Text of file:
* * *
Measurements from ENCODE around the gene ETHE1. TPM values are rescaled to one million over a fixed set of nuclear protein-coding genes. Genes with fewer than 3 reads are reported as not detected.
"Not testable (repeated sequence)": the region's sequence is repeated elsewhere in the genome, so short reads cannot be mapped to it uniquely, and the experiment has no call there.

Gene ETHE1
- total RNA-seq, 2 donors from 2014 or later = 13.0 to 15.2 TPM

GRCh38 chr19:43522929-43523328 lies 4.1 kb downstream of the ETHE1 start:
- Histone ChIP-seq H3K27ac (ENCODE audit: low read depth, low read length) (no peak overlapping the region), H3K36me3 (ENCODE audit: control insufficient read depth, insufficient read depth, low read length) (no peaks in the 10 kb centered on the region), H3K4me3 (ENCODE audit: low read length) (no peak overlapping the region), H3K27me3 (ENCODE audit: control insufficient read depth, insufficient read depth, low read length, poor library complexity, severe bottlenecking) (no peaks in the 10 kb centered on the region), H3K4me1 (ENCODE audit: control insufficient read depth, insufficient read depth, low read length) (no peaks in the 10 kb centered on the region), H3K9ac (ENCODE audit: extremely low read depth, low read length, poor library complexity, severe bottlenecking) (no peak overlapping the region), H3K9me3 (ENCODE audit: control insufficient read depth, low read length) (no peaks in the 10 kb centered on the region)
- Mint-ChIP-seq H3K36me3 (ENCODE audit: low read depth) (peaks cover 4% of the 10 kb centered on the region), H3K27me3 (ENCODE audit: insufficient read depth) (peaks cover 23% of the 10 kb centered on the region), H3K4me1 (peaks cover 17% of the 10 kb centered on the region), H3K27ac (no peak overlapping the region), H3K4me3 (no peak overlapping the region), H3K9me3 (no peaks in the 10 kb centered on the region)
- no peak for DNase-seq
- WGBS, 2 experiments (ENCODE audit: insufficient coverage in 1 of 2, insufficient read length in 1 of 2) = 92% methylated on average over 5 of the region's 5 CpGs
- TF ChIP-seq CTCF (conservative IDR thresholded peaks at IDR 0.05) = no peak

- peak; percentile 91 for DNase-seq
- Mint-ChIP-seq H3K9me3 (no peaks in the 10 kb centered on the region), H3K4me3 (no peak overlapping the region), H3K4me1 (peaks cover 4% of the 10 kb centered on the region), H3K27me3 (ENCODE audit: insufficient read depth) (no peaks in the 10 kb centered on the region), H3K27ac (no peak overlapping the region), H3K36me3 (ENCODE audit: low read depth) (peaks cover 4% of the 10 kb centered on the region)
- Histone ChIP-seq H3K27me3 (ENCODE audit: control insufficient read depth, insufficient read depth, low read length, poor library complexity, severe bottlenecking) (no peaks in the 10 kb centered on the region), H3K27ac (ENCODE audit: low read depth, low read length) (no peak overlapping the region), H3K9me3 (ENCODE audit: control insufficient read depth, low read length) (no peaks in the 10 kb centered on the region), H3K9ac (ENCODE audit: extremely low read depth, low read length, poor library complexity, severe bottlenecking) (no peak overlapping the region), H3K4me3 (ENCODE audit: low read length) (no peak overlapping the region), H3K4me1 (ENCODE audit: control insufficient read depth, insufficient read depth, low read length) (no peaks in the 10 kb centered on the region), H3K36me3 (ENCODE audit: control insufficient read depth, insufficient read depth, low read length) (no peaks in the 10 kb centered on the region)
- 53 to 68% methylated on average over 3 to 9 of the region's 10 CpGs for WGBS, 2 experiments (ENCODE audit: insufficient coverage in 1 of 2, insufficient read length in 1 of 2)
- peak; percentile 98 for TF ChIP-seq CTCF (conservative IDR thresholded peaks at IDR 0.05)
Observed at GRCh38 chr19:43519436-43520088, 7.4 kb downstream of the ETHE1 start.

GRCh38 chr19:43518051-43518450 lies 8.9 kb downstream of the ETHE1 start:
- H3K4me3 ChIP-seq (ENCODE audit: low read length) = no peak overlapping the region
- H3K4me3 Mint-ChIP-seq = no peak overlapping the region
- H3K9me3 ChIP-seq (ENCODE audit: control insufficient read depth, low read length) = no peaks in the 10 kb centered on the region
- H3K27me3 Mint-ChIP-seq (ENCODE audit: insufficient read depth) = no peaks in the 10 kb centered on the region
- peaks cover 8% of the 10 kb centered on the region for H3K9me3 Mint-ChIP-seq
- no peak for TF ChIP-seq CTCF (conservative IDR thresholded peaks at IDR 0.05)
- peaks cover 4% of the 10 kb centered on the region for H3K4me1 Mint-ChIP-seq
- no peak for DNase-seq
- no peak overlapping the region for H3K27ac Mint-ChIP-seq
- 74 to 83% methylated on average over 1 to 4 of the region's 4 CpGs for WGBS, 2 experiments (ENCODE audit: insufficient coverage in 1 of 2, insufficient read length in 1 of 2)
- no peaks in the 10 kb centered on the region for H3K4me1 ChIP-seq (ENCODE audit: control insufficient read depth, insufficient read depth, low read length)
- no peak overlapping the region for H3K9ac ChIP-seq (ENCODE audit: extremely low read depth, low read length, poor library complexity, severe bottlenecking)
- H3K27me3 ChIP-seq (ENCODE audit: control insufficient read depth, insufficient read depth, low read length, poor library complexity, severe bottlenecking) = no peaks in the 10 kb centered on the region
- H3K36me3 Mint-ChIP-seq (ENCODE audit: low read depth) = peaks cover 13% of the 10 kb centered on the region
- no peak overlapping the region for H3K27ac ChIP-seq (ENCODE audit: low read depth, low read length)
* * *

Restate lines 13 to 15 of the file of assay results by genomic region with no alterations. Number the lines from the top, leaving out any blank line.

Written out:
- Histone ChIP-seq H3K27me3 (ENCODE audit: control insufficient read depth, insufficient read depth, low read length, poor library complexity, severe bottlenecking) (no peaks in the 10 kb centered on the region), H3K27ac (ENCODE audit: low read depth, low read length) (no peak overlapping the region), H3K9me3 (ENCODE audit: control insufficient read depth, low read length) (no peaks in the 10 kb centered on the region), H3K9ac (ENCODE audit: extremely low read depth, low read length, poor library complexity, severe bottlenecking) (no peak overlapping the region), H3K4me3 (ENCODE audit: low read length) (no peak overlapping the region), H3K4me1 (ENCODE audit: control insufficient read depth, insufficient read depth, low read length) (no peaks in the 10 kb centered on the region), H3K36me3 (ENCODE audit: control insufficient read depth, insufficient read depth, low read length) (no peaks in the 10 kb centered on the region)
- 53 to 68% methylated on average over 3 to 9 of the region's 10 CpGs for WGBS, 2 experiments (ENCODE audit: insufficient coverage in 1 of 2, insufficient read length in 1 of 2)
- peak; percentile 98 for TF ChIP-seq CTCF (conservative IDR thresholded peaks at IDR 0.05)